Tidying Up After
You left early, mid-sentence; grass uncut, the bird table you were attempting to mend face down on the patio. Mind you, you tidied away that last bottle to the very last drop.
Back home, I have taken to washing up teaspoons, burning old postcards, composting diaries. Don’t be alarmed; I am but a finger’s stretch closer to the shadows. I won’t say anything significant, at least until I’ve cleared this cupboard.
My partner on the other hand is accumulating wood and screws, enough to open a hardware shop. Or build an arc. Or in the event, our coffins. Now that’s tidy.
Miranda Lewis, 2018
(Genre: unreliable memoir)
Welcome readers and writers to Friday Fiction, hosted by the indefatigable, inestimable Rochelle, with thanks to Ronda Del Boccio for the photo prompt. Now you might be thinking it isn’t Friday and this isn’t really fiction, but on the other hand it is 100 words.
Thanks to all who visit and most especially those who stay to comment. To graze on a whole pasture of stories click here.
A Death in the Family
Strangely death and beauty are often companions. Closed lids hid the milky cataracts of his decayed old age. Pearl-pink pads decorated delicately curled feet. I placed a cheek on his curved back and felt the last of his fur-wrapped warmth.
The grave my husband dug on that dark January night made criminals of us all. No, not my granny, I quipped to a neighbour. The old cat. Tears flowed freely as we said goodbye and buried the box, securing the lid against foxes.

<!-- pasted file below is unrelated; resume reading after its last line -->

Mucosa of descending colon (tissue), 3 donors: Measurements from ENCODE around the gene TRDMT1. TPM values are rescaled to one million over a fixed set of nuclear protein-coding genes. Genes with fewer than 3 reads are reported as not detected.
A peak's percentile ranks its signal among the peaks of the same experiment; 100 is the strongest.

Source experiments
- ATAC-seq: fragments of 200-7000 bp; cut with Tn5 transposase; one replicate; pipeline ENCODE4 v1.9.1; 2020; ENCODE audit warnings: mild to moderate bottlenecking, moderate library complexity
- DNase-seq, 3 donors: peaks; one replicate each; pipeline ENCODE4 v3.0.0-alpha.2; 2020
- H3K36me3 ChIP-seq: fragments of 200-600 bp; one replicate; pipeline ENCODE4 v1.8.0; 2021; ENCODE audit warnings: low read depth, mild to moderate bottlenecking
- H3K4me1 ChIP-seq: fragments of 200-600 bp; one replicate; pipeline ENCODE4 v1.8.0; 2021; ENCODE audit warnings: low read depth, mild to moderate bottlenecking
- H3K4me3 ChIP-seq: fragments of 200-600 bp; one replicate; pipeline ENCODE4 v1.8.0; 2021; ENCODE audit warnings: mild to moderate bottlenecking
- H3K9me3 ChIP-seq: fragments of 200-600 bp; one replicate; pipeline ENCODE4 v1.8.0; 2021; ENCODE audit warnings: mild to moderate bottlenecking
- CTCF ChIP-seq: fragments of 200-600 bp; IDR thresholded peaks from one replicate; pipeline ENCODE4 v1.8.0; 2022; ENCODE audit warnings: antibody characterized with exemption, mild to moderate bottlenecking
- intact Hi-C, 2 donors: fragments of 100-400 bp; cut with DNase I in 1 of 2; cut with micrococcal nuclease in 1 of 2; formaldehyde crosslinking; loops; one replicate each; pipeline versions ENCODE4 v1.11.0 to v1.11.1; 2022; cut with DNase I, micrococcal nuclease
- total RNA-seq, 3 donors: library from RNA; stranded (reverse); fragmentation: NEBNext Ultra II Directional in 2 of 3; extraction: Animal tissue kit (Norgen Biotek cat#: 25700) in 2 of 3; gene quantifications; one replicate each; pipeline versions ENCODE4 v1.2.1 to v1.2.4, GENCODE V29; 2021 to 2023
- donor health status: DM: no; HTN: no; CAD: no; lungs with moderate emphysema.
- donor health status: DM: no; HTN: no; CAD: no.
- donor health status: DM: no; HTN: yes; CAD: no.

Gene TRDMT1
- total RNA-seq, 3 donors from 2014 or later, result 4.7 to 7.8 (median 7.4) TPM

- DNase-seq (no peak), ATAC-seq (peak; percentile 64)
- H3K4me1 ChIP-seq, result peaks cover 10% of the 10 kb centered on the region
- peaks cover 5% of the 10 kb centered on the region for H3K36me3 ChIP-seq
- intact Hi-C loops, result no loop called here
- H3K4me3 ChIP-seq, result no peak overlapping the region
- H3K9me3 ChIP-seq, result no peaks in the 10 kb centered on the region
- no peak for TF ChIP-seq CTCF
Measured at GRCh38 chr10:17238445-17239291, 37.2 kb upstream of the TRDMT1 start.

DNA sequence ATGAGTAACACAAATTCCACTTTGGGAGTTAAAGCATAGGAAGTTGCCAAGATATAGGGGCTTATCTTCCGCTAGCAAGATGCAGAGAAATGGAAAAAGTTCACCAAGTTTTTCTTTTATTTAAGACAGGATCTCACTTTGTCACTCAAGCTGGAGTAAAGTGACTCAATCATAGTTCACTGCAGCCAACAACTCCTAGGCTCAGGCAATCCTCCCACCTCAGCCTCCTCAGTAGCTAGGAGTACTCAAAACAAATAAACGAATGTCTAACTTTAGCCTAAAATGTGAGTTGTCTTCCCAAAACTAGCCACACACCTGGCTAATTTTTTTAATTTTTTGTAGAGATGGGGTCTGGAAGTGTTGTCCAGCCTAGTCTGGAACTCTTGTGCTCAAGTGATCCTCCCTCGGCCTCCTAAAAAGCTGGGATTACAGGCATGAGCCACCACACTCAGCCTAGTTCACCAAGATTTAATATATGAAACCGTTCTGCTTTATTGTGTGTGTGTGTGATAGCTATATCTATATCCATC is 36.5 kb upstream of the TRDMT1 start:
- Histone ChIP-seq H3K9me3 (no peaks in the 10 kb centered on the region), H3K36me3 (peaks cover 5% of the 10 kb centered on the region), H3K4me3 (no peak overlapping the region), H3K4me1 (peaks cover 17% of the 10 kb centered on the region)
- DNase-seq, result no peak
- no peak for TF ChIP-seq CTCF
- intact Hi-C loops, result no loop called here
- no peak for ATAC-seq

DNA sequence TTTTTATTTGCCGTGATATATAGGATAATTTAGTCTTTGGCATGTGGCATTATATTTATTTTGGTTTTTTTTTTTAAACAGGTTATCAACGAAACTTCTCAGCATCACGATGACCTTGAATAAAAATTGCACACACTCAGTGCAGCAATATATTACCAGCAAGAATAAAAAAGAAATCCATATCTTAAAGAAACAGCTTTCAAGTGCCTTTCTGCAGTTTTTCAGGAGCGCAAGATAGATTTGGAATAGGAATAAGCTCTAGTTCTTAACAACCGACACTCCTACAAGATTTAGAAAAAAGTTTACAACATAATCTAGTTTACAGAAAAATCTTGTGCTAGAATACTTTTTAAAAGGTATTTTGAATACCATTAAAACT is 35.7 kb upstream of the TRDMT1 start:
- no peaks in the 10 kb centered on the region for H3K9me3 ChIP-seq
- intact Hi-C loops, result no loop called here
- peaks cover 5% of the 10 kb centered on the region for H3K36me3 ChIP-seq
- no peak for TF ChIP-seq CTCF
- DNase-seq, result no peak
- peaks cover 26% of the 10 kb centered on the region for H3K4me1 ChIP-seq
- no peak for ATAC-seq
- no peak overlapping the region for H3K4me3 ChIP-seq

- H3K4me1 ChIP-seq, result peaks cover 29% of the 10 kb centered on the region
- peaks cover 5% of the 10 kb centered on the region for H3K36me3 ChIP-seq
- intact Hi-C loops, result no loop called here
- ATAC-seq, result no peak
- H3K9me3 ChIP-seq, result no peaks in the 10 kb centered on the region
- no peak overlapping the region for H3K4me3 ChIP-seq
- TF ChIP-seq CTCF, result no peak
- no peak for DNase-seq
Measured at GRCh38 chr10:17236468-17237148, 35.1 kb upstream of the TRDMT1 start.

Alone at last; silent house. I open the freezer, reach deep for the wrapped package and cradle the frozen form in aching arms.
M J Lewis 2017
Welcome to the world of Friday Flash Fiction, hosted by the talented writer Rochelle. Thanks as ever to our seemingly tireless host and also to Liz Young for the photo.
The above is partly true – I’ll leave you to decide what is fiction and what is imagination! Thanks to all who visit and especially those who stay and comment.
The Jewelled Locust
The room was almost unbearably hot. A ceiling fan stirred the soupy air listlessly.
My grandmother’s face when she turned to me was yellow, skin taught over sharp cheek bones, eye sockets deep pools of purple.
She indicated the box of jewels. ‘For you and you alone. The very best.’
All I saw was the blood and toil of others, wealth won with deception and malice.
Outside, I opened the lid and handed a brooch to the child who guarded the decaying lobby. Fake emeralds, nevertheless valuable.
Unknown to my grandmother my half-sister and I still speak: different box, same lies.
M J Lewis 2017
Very late to the Friday Feast of Fiction this week, but such a stunning photo, thanks to Shaktiki Sharma. Thanks also, of course, to our esteemed host, Rochelle, and thanks to all who visit, especially those who stay to comment.